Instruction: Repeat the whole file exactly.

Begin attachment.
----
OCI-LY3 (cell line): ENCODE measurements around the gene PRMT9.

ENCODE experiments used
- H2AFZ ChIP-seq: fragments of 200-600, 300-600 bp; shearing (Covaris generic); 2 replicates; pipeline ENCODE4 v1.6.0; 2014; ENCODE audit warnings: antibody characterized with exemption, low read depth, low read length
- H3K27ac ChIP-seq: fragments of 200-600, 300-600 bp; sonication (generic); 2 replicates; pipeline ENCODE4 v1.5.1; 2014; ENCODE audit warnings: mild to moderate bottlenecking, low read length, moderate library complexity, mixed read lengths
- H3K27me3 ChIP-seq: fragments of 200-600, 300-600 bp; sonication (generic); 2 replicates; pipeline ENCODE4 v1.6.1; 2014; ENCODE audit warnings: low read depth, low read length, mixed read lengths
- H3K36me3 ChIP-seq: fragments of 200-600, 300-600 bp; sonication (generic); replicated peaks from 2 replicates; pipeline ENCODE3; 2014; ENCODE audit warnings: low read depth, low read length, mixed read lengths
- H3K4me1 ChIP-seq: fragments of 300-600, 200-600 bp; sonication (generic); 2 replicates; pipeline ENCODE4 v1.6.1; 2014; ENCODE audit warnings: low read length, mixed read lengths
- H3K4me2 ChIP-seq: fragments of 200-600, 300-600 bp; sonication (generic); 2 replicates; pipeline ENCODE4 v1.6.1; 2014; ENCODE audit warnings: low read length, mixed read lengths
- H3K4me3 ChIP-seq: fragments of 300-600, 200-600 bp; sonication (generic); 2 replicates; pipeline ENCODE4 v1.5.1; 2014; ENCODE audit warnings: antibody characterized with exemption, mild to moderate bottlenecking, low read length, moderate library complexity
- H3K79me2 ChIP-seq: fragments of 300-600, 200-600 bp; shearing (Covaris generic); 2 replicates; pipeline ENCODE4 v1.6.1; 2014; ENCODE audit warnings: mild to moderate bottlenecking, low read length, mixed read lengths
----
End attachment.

OCI-LY3 (cell line): ENCODE measurements around the gene PRMT9.

ENCODE experiments used
- H2AFZ ChIP-seq: fragments of 200-600, 300-600 bp; shearing (Covaris generic); 2 replicates; pipeline ENCODE4 v1.6.0; 2014; ENCODE audit warnings: antibody characterized with exemption, low read depth, low read length
- H3K27ac ChIP-seq: fragments of 200-600, 300-600 bp; sonication (generic); 2 replicates; pipeline ENCODE4 v1.5.1; 2014; ENCODE audit warnings: mild to moderate bottlenecking, low read length, moderate library complexity, mixed read lengths
- H3K27me3 ChIP-seq: fragments of 200-600, 300-600 bp; sonication (generic); 2 replicates; pipeline ENCODE4 v1.6.1; 2014; ENCODE audit warnings: low read depth, low read length, mixed read lengths
- H3K36me3 ChIP-seq: fragments of 200-600, 300-600 bp; sonication (generic); replicated peaks from 2 replicates; pipeline ENCODE3; 2014; ENCODE audit warnings: low read depth, low read length, mixed read lengths
- H3K4me1 ChIP-seq: fragments of 300-600, 200-600 bp; sonication (generic); 2 replicates; pipeline ENCODE4 v1.6.1; 2014; ENCODE audit warnings: low read length, mixed read lengths
- H3K4me2 ChIP-seq: fragments of 200-600, 300-600 bp; sonication (generic); 2 replicates; pipeline ENCODE4 v1.6.1; 2014; ENCODE audit warnings: low read length, mixed read lengths
- H3K4me3 ChIP-seq: fragments of 300-600, 200-600 bp; sonication (generic); 2 replicates; pipeline ENCODE4 v1.5.1; 2014; ENCODE audit warnings: antibody characterized with exemption, mild to moderate bottlenecking, low read length, moderate library complexity
- H3K79me2 ChIP-seq: fragments of 300-600, 200-600 bp; shearing (Covaris generic); 2 replicates; pipeline ENCODE4 v1.6.1; 2014; ENCODE audit warnings: mild to moderate bottlenecking, low read length, mixed read lengths